Alexander Tsesis, Terrorist Incitement on the Internet Terrorist Incitement on the Internet Alexander Tsesis 0 1 0 This Foreword is brought to you for free and open access by FLASH: The Fordham Law Archive of Scholarship and History. It has been accepted for inclusion in Fordham Law Review by an authorized editor of FLASH: The Fordham Law Archive of Scholarship and History. For more information , please contact 1 Loyola University School of Law Recommended Citation - Article 1 The internet is an astoundingly robust and dynamic instrument for all manner of communications. It is a platform for an array of webpages, blogs, chatrooms, virtual groups, news media, political forums, advertisement options, cybersleuth sites, revenge spaces, shaming discussion groups, incitement networks, and much more. While many pages on the internet are devoted to civil discourse, others are dedicated to calumnious activities. Along with newspapers and university websites, there are others engaged in cybershaming1 and cyberbullying.2 Of even greater social, political, and cultural consequence is the slew of websites committed to the spread of hate against various groups,3 and in its darkest crevasses are terrorist websites dedicated to inciting violence, recruiting like-minded individuals, and indoctrinating others on the use of political, religious, and otherwise ideological violence.4 Terrorist speech on the internet poses a threat worldwide. The realm of communications has vastly expanded the delivery of constructive and destructive information. Groups who seek to alter governments’ policies and religious practices through havoc, violence, and intimidation are among those who exploit the cross-border nature of internet protocols and electromagnetic packets. In * Raymond & Mary Simon Chair in Constitutional Law and Professor of Law, Loyola University School of Law, Chicago. This Foreword provides an overview the Fordham Law Review symposium entitled Terrorist Incitement on the Internet held at Fordham University School of Law. addition to open propaganda on forums such as YouTube and Facebook, terrorists have increasingly exploited “darknets” to obfuscate and anonymize their activities through networks like Tor, I2P, and Freenet.5 While all of these are benign tools useful for confidential interactions, privacy, and other legitimate purposes, international criminals—terrorists, counterfeiters, drug dealers, and arms dealers among them—exploit these tools for nefarious purposes. I organized this symposium to advance understanding of how terrorist communications drive and influence social, political, religious, civil, literary, and artistic conduct. Viewing terrorist speech through wide prisms of law, culture, and contemporary media can provide lawmakers, adjudicators, and administrators a better understanding of how to contain and prevent the exploitation of modern communication technologies to influence, recruit, and exploit others to perpetrate ideologically driven acts of violence. Undertaking such a multipronged study requires not only looking at the personal and sociological appeals that extreme ideology exerts but also considering how to create political, administrative, educational, and economic conditions to effect positive change at micro and macro levels. The deep analysis that a symposium provides can paint a more comprehensive picture to explain the effectiveness or ineffectiveness of various memes, videos, interactive websites, group chat rooms, and blogs that justify, glorify, or incite violence. Moreover, understanding the operation of terrorist groups on the internet can help to explain their organizational hierarchies. Terrorist organizations’ increasingly diverse use of digital devices vastly expands their reach beyond the scope of traditional modes of communication—conversations, pamphlets, or couriers.6 The challenge facing government agencies and thinktanks is how to formulate policies, statutes, standards, and regulations for digital platforms that are likely to safeguard the public, while maintaining the constitutional standards of protected speech and privacy. First Amendment values are essential for a functional democracy, personal development, and the spread of sciences. However, they do not require an absolute prohibition against national security-based restrictions.7 The compelling need for regulations is particularly evident when dealing with incitements to violence that are aimed at achieving political and religious ends.8 Terrorism is not a spontaneous reaction to the existing order; to the 5. EUROPOL, INTERNET ORGANISED CRIME THREAT ASSESSMENT 47 (2016). 6. See Stephen I. Landman, Note, Funding Bin Laden’s Avatar: A Proposal for the Regulation of Virtual Hawalas, 35 WM. MITCHELL L. REV. 5159, 5163–65 (2009). 7. See Neb. Press Ass’n v. Stuart, 427 U.S. 539, 570 (1976) (asserting that the “Court has frequently denied that First Amendment rights are absolute”). 8. Kennedy v. Mendoza-Martinez, 372 U.S. 144, 160, 164–65 (1963) (asserting that the government has power to act in the interest of national security because the Constitution “is not a suicide pact”). 2017] contrary, it requires planning, training, organizing, coordinating, executing, and debriefing for which the internet has proved to be a reliable tool.9 Among the most urgent issues confronting governments and citizens is the extent to which the state can justify censoring speech that explicitly or implicitly threatens others. One of the most respected principles of U.S. constitutional law is that the First Amendment does not prevent the government from enforcing criminal laws against speech aimed at inciting or likely to lead to an imminent harm.10 A more complex issue is the extent to which federal and state entities can censor online indoctrination that influences and directs persons to engage in future terrorist operations. The internet differs in part from traditional communications because of the great distances that often exist between online speakers and their audiences. Rarely will a statement posted on the internet present an imminent threat of harm. However, traditional spatial and temporal considerations of imminence are insufficient for policy-makers to address internet-based terrorist incitement. Online speech likely will not present any clear or present danger—except in the rare circumstance in which the target of inciteful comments is immediately proximate to the speaker, as if, for instance, an inflammatory message was sent to someone in the immediate vicinity of the sender.11 Many terrorist threats, calls for recruitment, and virtual meetings are made from remote locations, often from countries other than the location of the audience.12 Even threats to life and physical well-being might be made to instigate others to take action at some ambiguously designated opportune time.13 The architecture of the internet creates new opportunities for the dissemination of information and the formation of groups. Joint efforts between groups with no former association often arise through digital contacts. For example, before his shooting spree and murder of American soldiers at Fort Hood in Texas, Major Nidal Hassan interacted and received encouragement from a radical Islamic imam in Yemen.14 Separately, a wifeand-husband terrorist team—Tashfeen Malik and Syed Farook—pored over hours of terrorist videos on YouTube and read the Al Qaeda magazine Inspire.15 Likewise, the computer of one of the brothers who participated in the 2013 Boston Marathon bombing contained several terrorist pamphlets from abroad.16 These terrorists were able to connect with handlers and could obtain literature to an extent that would have been unfathomable to previous generations. All this has become possible just twenty years after the internet first became a popular tool of communication. Since the mid-1990s, communication tools have steadily developed and have been adopted by people with the best, or the worst, intentions.17 Internet tools have made it easier to influence and radicalize persons who, in the past, would have found it difficult to connect with terror networks.18 They are part of the most disturbing aspect of internet communications and provide forums to ideologically driven violent groups in Afghanistan, Chechnya, Indonesia, Iraq, Lebanon, Malaysia, the Palestinian territories, the Philippines, Turkey, and beyond to share information about building bombs, developing terrorist cells, and perpetrating attacks.19 Prior to its creation, recruiters had to rely on face-to-face contacts at religious services, outdoor gatherings, and private meetings. Now, the internet has made it easier to connect and communicate with terror organizations, locate potential recruits, create and sustain ideological communities, and instigate violence.20 The internet’s ability to provide quicker access to more information and to expand outreach to audiences has been invaluable to terrorists. While mainstream media such as radio, newspapers, and television stations are closed to terrorist organizations in western countries, terrorist organizations can rely on websites to dehumanize enemies and present themselves as innocent victims of powerful, colonial states.21 WEBSTER COMMISSION ON THE FEDERAL BUREAU OF INVESTIGATION, COUNTERTERRORISM INTELLIGENCE, AND THE EVENTS AT FORT HOOD, TEXAS, ON NOVEMBER 5, 2009, at 41, 50–51 (2012). 15. Greg Miller, Al-Qaeda Figure Seen as Key Inspiration for San Bernardino Attacker, WASH. POST (Dec. 18, 2015), https://www.washingtonpost.com/world/national-security/alqaeda-figure-seen-as-key-inspiration-for-san-bernardino-attacker/2015/12/18/f0e00d80a5a0-11e5-9c4e-be37f66848bb_story.html [https://perma.cc/B927-7HVY]; Scott Shane, Internet Firms Urged to Limit Work of Anwar al-Awlaki, N.Y. TIMES (Dec. 18, 2015), http://www.nytimes.com/2015/12/19/us/politics/internet-firms-urged-to-limit-work-ofanwar-al-awlaki.html [https://perma.cc/AY3M-8QXZ]. 16. Peter Bergen & David Sterman, The Man Who Inspired the Boston Bombings, CNN (Apr. 11, 2014, 10:16 AM), http://www.cnn.com/2014/04/11/opinion/bergen-bostonbombing-awlaki-jihadists/ [https://perma.cc/YTU2-H85D]. 17. See Lawrence Lessig, The Death of Cyberspace, 57 WASH. & LEE L. REV. 337, 337 (2000). 18. HOMELAND SEC. INST., THE INTERNET AS A TERRORIST TOOL FOR RECRUITMENT & RADICALIZATION OF YOUTH 1 (2009). 19. GABRIEL WEIMANN, U.S. INST. FOR PEACE, WWW.TERROR.NET: HOW MODERN TERRORISM USES THE INTERNET 9 (2004). 20. J.M. Berger, How Terrorists Recruit Online (and How to Stop It), BROOKINGS INSTITUTION (Nov. 9, 2015), https://www.brookings.edu/blog/markaz/2015/11/09/howterrorists-recruit-online-and-how-to-stop-it/ [https://perma.cc/F38G-JZNH]. 21. WEIMANN, supra note 19, at 6. 2017] The focus and function of this symposium was to assess the limits of legitimate regulations of terrorist communications spread on websites sponsored by terrorist groups, email servers, internet service providers, listservs, social platforms, and other means of cybercommunication. These subjects create one of the most pressing constitutional dilemmas of our day because of the potential consequences of misregulation. The dilemmas facing regulators are diverse and range from how to curb overbroad government regulations likely to violate the freedom of association to how to empower law enforcement to react commensurately with the evils of terrorist indoctrination and incitement. Participants of the symposium sought to identify the categorical rules and balances that must be established by legislators and reviewed by courts to create sustainable and legally viable balances between robust protections of speech and effective safeguards for national security. In a series of panels, the authors brought their expertise to bear on the topic for elucidating. They explored whether and how government agencies should maintain contentneutral regulations across the internet while shutting down truly threatening or inciteful posts calling for the ideologically driven murder of civilians.22 The Articles in this issue are the result of that symposium, which I organized with the help of editors of the Fordham Law Review. In the first article, Professor Alan Chen argues that courts should continue to apply the imminent threat of harm test established in Brandenburg v. Ohio23 to review regulations restricting terrorist speech.24 He cautions against skewing First Amendment doctrine in reaction to two distinct forms of exceptionalism.25 First, he expresses concern that, as has occurred in the past, the government may undermine speech protections in response to exaggerated national-security concerns.26 Second, he suggests that courts may similarly overreact to the possibility that changes in digital communication technologies may exacerbate those security concerns in ways that call for more robust state intervention.27 The nation should be particularly skeptical when the government proclaims the need to censor expression in the face of the convergence of national security and internet exceptionalism.28 Narrowing free speech doctrine in response to these contemporary developments, Professor Chen argues, may not only skew free speech doctrine but may also influence law enforcement agencies’ decisions to adopt invasive surveillance technologies.29 Professor Chen argues that in its current form, Brandenburg seems appropriately calibrated to provide broad protection for pure advocacy while permitting the government to regulate speech that presents a truly imminent danger.30 Professor Danielle Citron and Brookings Institution Fellow Benjamin Wittes argue that courts have interpreted § 230 of the Communications Decency Act too broadly.31 As a result, courts have granted immunity to a variety of internet platforms even when those platforms intend to disseminate abuse and provide electronic forums for illegal conduct.32 This status quo empowers abusers to use forums with equanimity to defame, degrade, and otherwise harm victims, while the latter are left without recourse.33 Citron and Wittes propose either modification to the current judicial understanding of § 230 or legislative revision.34 Such revision would have to maintain robust speech freedoms on social media but also subject those platforms to liability when their existence is predicated on illegality35 ranging from defamatory claims about the sexuality of specific individuals to inflammatory terrorist assertions aimed at recruits; solicitation from site visitors for similar postings; and deliberate dissemination of such noxious content.36 Their suggested interpretation would maintain immunity for Good Samaritans while denying it to active “Bad Samaritans.”37 Professor Raphael Cohen-Almagor points out that free speech without limitations might amount to lawlessness.38 Freedom of expression is one of the most basic and important values of liberal democracies, but it needs to be weighed against an equal value—social responsibility.39 A golden mean must be identified that will provide support for both freedom of expression and social responsibility.40 Internet companies not only provide access to the internet, they also facilitate and enable speech on the internet.41 Therefore, these intermediaries have moral and social responsibilities of effective gatekeeping that help prevent violent words from becoming violent actions.42 Internet companies, as gatekeepers, should be proactive in fighting against violent speech.43 Cohen-Almagor argues that companies should act independently and proactively in preventing terrorist speech just as they do against corporate ultra vires acts.44 However, internet companies regularly fail to monitor their communication networks. Reasons they assert for this failure include a robust protection of free speech, the need for fast-paced innovation, the ambiguity of the meaning of hate speech, a commitment to avoid censorship, and the sheer volume of digital information streamed on social networks.45 A considerable part of this reasoning is fueled by partisan economic interests aimed to increase profits and minimize expenses.46 Cohen-Almagor concludes that internet intermediaries must understand that with great power comes great responsibility.47 Online terrorism is a grave concern; thus, due care is imperative.48 Context is important in determining whether certain speech incites violence.49 Therefore, internet intermediaries can, and should, develop adequate algorithms to determine the context of any given message and deduce whether the speech at hand is dangerous and terroristic.50 In achieving this goal, cooperation with governments and security agencies is preferred to coercion.51 It is better for internet intermediaries to be proactive than to be coerced into action by legislatures.52 Cohen-Almagor believes that responsibility accompanied by enhanced technology is within reach to enable the protection of society from the ills of terrorism.53 Professor Caroline Mala Corbin elaborates on, considers, and examines the effects of internet posts that depict terrorists in the United States as Muslim while simultaneously refusing to depict white people as terrorists.54 These false stereotypes are partly attributable to the influence of news media, which often carry sensational reports of Muslim terrorism despite the fact that more terrorist attacks in the United States are perpetrated by white extremists.55 Such white extremists, however, are rarely called terrorists despite being ideologically driven by a message of intimidation.56 Corbin adopts critical race theory methodology to inform her awareness of subtle racism.57 Often, unconscious cognitive processes create racial and ethnic categories, such as the stereotype of the Muslim terrorist.58 Meanwhile, she asserts, caucasians enjoy white privilege, which manifests in the public perception of white terrorists as lone wolves, rather than examples of endemic ethnic hatred.59 White people, as a whole, thereby avoid being generalized as terrorists.60 Corbin then examines the intersection of critical race studies and propaganda.61 In particular, she looks at how President Donald Trump’s administration invokes these overgeneralized narratives to disseminate propaganda that relies on cognitive social narratives that do not carefully evaluate terrorism.62 This propaganda contains aspects of flawed racial beliefs63 and advances an anti-Muslim narrative while avoiding mention of white terrorism.64 Professor David Han focuses on the subset of speech of terrorist advocacy—that is, abstract advocacy of unlawful terrorist activity.65 That form of communication does not fall under the traditional category of lowvalue speech as defined by earlier U.S. Supreme Court cases.66 But exceptional circumstances may arise justifying regulation of such speech, and Professor Han examines how the First Amendment should account for such circumstances.67 He argues that courts should not immediately resort to broad doctrinal revision but rather should initially account for changed circumstances by applying strict scrutiny as is required under the current doctrinal framework.68 Adhering to a rigorous but meaningful strict scrutiny standard would give courts some flexibility to react in response to changed circumstances while acting as a valuable intermediate step to evaluate whether broader doctrinal reformulation is necessary.69 Stated somewhat differently, it gives courts a chance to carefully consider whether the present circumstances are truly indicative of a fundamentally changed reality or merely an outlier.70 Professor Heidi Kitrosser’s article focuses on the federal statute prohibiting individuals from providing material support to designated terrorist organizations.71 She discusses lower-court opinions interpreting various provisions of the federal material support of terrorism statute.72 As she demonstrates, many such cases have involved expressive censorship.73 Kitrosser recognizes that in extreme circumstances the statute serves a worthwhile goal, but there is reason to be concerned about ambiguities in the law, such as how groups are designated on the State Department’s official lists of foreign terrorist organizations and specially designated global terrorists.74 The principal case upholding the material-support statute, Holder v. Humanitarian Law Project,75 has created judicial superdeference to regulations against speech perceived to help terrorist organizations.76 Professor Kitrosser argues that the lack of adequate judicial oversight has allowed the government to use coercion to suppress constitutionally protected free expression.77 Professor Andrew Koppelman argues that none of the proposed restrictions of terrorist incitement, beyond what is already unprotected, are workable.78 The law cannot reach internet speech that originates overseas and restrictions on reading such material do not provide readers with adequate notice of what is banned.79 There is also value in permitting readers to expose themselves to evil and destructive views.80 People may make bad choices when they are treated as adults, but free people have to be permitted to contemplate such choices.81 Professor Helen Norton addresses various constitutional concerns raised by the government’s role as speaker in the War on Terror.82 She explains that government speech is especially powerful because of its ubiquity, variety, and reach.83 At times, the government’s wartime speech has a positive influence by calling for unity and healing or by informing the public about important issues.84 At other times, however, the government uses its wartime voice to deceive the public about its decisions or to denigrate and instill hatred against perceived outsiders.85 She closes by discussing a range of potential legal and policy responses to the government’s wartime fearmongering and lies.86 Professor Martin Redish and Matthew Fisher draw on the strategy and conduct of terrorist organizations to evaluate whether their speech can be restricted.87 Such organizations engage in cybercommunications to terrorize and energize lone wolves to act on violent ideologies.88 Modern free speech doctrine has two strands relevant to the question of whether these terrorist communications in cyberspace can be regulated. They are the “true threats” and “incitement” doctrines.89 On the one hand, true threats are inherently coercive acts and therefore beyond the scope of the First Amendment.90 Unlawful advocacy, on the other hand, is protected under the Brandenburg incitement doctrine.91 Both doctrines are pertinent to terrorizing advocacy, which seeks to cause immediate terror in listeners analogous to a true threat.92 Yet terrorists do not simply speak in symbolic terms but aim to illicit action and trauma.93 Terror speech seeks to terrorize listeners and to induce criminal conduct.94 To deal with these threats, a model is needed to deal with hybrid speech.95 That model has three qualifications: First, the speaker must call for criminal, physical violence.96 Second, the intended victim must be aware of the threat.97 Lastly, the threat must be real, not abstract.98 If these are met, government would be allowed to suppress the nonspeech, coercive terror.99 Professor Thane Rosenbaum argues that terrorism transmitted on the internet should give us pause to reflect on how we conceptualize free speech.100 The United States is an outlier in this area of law.101 Many Americans assume that expressive interactions will always lead to meaning and truth despite evidence of real harms that speech can pose.102 Rosenbaum believes that our narcissism when it comes to extolling this fundamental liberty hampers our ability to make moral choices.103 Many people refuse to take moral positions because of free speech zealotry.104 These First Amendment absolutists, as he sees it, suffer from a form of intellectual myopia: they put ideology ahead of considerations of public safety and even common sense.105 Fascism can clearly emerge from internet anonymity and animus.106 This is not a marketplace of ideas.107 Tranquility and security stand on an equal plane with speech.108 Indeed, a people imprisoned by terror have lost all claim and capacity to exercise their freedoms.109 In this manner, harms caused by terrorist speech delivered on the internet should be regarded with the same exclusion from First Amendment protection as any other clear, present, and imminent danger.110 Professor Alexander Tsesis’s article concentrates on terrorists’ widespread adoption of social media platforms.111 As terrorist networks increasingly embrace new media, internet information companies often remain reluctant or ambivalent about removing even explicit and graphic calls for ideologically motivated carnage, disruption, destruction, and terrorist indoctrination.112 While those companies are not purveyors of threats or incitement,113 their responsibility nevertheless arises when they cooperate with terrorist organizations by providing a platform for their indoctrination, threats, and instructive contents.114 With an increasingly proliferating number of terrorist webpages, self-policing has proven ineffective.115 However, in certain circumstances, internet services can run afoul of the material-support statute.116 Using this statute, concerted government-led criminal prosecutions and injunctions are needed to maintain national and international standards against the material support of designated terrorist organizations.117 However, just as increased government enforcement is critical for stamping out terrorist incitement, so too must the government guarantee rigorous free speech protections through government transparency, procedural safeguards, clearly defined designations, and judicial review.118 110. Id. 111. Alexander Tsesis, Social Media Accountability for Terrorist Propaganda, 86 FORDHAM L. REV. 605, 606 (2017). 112. Id. at 609. 113. Id. at 616. 114. Id. at 615–16. 115. Id. at 610. 116. Id. at 619. 117. Id. at 620–28. 118. Id. at 628–30. 1. See Patricia Sanchez Abril , A (My)space of One's Own: On Privacy and Online Social Networks, 6 NW . J. TECH. & INTELL. PROP . 73 , 78 - 81 ( 2007 ) (discussing the limited capacity of tort law to provide remedies for internet posts aimed to shame a party but not rising to the falsity that must be proven for a viable slander or libel action). 2. See generally Alison Virginia King, Constitutionality of Cyberbullying Laws: Keeping the Online Playground Safe for Both Teens and Free Speech, 63 VAND. L. REV. 845 ( 2010 ). 3. Alexander Tsesis , Hate in Cyberspace: Regulating Hate Speech on the Internet , 38 SAN DIEGO L. REV. 817 , 818 ( 2001 ). 4. See Alexander Tsesis , Terrorist Communications on Social Media , 70 VAND. L. REV. 651 , 655 ( 2017 ). 9. See generally Gabriel Hallevy, Incapacitating Terrorism Through Legal Fight-The Need to Redefine Inchoate Offenses Under the Liberal Concept of Criminal Law , ALA. C.R. & C.L.L. REV ., 2012 , at 87. 10. See Brandenburg v. Ohio , 395 U.S. 444 , 447 ( 1969 ) (per curiam) (“[T]he constitutional guarantees of free speech and free press do not permit a State to forbid or proscribe advocacy of the use of force or of law violation except where such advocacy is directed to inciting or producing imminent lawless action and is likely to incite or produce such action .”). 11. Feiner v. New York, 340 U.S. 315 , 320 ( 1951 ) (“When clear and present danger of riot, disorder, interference with traffic upon the public streets, or other immediate threat to public safety, peace, or order, appears, the power of the State to prevent or punish is obvious.” (quoting Cantwell v . Connecticut , 310 U.S. 296 , 308 ( 1940 ))). 12. See MARC SAGEMAN , LEADERLESS JIHAD : TERROR NETWORKS IN THE TWENTY- FIRST CENTURY 109-11 ( 2008 ). 13. See id. at 109-123 ( relating how terrorists post on the internet to influence current and future recruits). 14. Lessons from Fort Hood: Improving Our Ability to Connect the Dots: Hearing Before the Subcomm . on Oversight, Investigations, & Mgmt. of the H . Comm. on Homeland Sec., 112th Cong . 15 - 16 ( 2012 ) (statement of Douglas E . Winter, Deputy Chair, The William H. Webster Commission); WILLIAM H. WEBSTER COMM'N , FINAL REPORT OF THE WILLIAM H. 22. The scholars that participated in the symposium were: Jack M. Balkin, Alan K . Chen, Danielle Keats Citron, Raphael Cohen-Almagor, Caroline Mala Corbin, Matthew Fisher, Abner Greene, David S. Han, Heidi Kitrosser, Andrew Koppelman, Joseph Landau, Larissa Lidsky, Helen Norton, Martin H. Redish , Joel Reidenberg, Thane Rosenbaum, and Alexander Tsesis. 23. 395 U.S. 444 ( 1969 ) (per curiam). 24. Alan K. Chen , Free Speech and the Confluence of National Security and Internet Exceptionalism, 86 FORDHAM L . REV. 379 , 397 - 99 ( 2017 ). 25. Id . at 380. 26. Id . at 381-85. 27. Id . at 385-97. 28. Id . at 397. 29. Id . 74. Id . at 520. 75. 561 U.S. 1 ( 2010 ). 76. Kitrosser , supra note 71, at 527. 77. Id . at 528. 78. Andrew Koppelman , Entertaining Satan: Why We Tolerate Terrorist Incitement , 86 FORDHAM L. REV. 535 , 535 ( 2017 ). 79. Id . at 538. 80. Id . at 540. 81. Id . at 541-42. 82. Helen Norton , Government Speech and the War on Terror, 86 FORDHAM L . REV. 543 , 543 ( 2017 ). 83. Id . 84. Id . at 546. 85. Id . at 547-57. 86. Id . at 558-62. 87. Martin H. Redish & Matthew Fisher, Terrorizing Advocacy and the First Amendment: Free Expression and the Fallacy of Mutual Exclusivity , 86 FORDHAM L. REV. 565 , 566 - 67 ( 2017 ). 88. Id . at 567-68.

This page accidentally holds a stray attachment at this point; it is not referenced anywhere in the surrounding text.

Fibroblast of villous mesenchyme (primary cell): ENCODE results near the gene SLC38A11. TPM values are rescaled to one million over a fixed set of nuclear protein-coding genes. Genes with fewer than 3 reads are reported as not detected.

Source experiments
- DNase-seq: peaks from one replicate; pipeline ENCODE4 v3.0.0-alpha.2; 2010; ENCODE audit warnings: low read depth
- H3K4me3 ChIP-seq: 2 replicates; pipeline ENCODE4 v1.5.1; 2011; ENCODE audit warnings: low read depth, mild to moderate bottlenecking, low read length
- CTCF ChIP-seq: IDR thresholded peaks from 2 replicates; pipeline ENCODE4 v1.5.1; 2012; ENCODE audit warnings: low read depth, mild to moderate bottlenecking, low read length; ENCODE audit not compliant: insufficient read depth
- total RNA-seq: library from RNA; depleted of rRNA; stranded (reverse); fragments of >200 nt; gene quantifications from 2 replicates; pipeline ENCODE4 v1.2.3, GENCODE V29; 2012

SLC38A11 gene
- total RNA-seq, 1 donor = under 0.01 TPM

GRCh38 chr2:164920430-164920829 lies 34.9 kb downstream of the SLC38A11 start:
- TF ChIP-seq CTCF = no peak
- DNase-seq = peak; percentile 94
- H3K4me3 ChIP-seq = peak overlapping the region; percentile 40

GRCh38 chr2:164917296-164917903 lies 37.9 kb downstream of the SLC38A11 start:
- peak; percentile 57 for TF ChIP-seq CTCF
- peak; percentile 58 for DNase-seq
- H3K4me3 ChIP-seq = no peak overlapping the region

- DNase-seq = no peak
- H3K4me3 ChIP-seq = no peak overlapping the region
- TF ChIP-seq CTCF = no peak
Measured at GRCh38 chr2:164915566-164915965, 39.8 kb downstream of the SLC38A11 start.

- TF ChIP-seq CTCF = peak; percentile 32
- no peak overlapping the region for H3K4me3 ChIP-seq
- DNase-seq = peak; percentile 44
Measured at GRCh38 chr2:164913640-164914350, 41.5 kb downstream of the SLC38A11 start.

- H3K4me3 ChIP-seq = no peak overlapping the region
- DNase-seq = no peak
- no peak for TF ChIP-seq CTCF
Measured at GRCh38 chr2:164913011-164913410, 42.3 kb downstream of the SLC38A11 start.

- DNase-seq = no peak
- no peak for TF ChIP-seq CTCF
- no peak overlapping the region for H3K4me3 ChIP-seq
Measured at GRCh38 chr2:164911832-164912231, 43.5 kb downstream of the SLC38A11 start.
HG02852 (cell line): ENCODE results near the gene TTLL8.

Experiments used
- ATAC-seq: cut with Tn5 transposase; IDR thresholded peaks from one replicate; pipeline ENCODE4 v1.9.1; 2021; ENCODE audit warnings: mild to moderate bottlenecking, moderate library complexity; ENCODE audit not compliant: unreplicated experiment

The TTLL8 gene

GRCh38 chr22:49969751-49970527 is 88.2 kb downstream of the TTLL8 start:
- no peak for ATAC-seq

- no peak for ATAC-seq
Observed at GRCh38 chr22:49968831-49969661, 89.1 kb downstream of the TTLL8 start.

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Alexander Tsesis. Terrorist Incitement on the Internet, Fordham Law Review, 2017,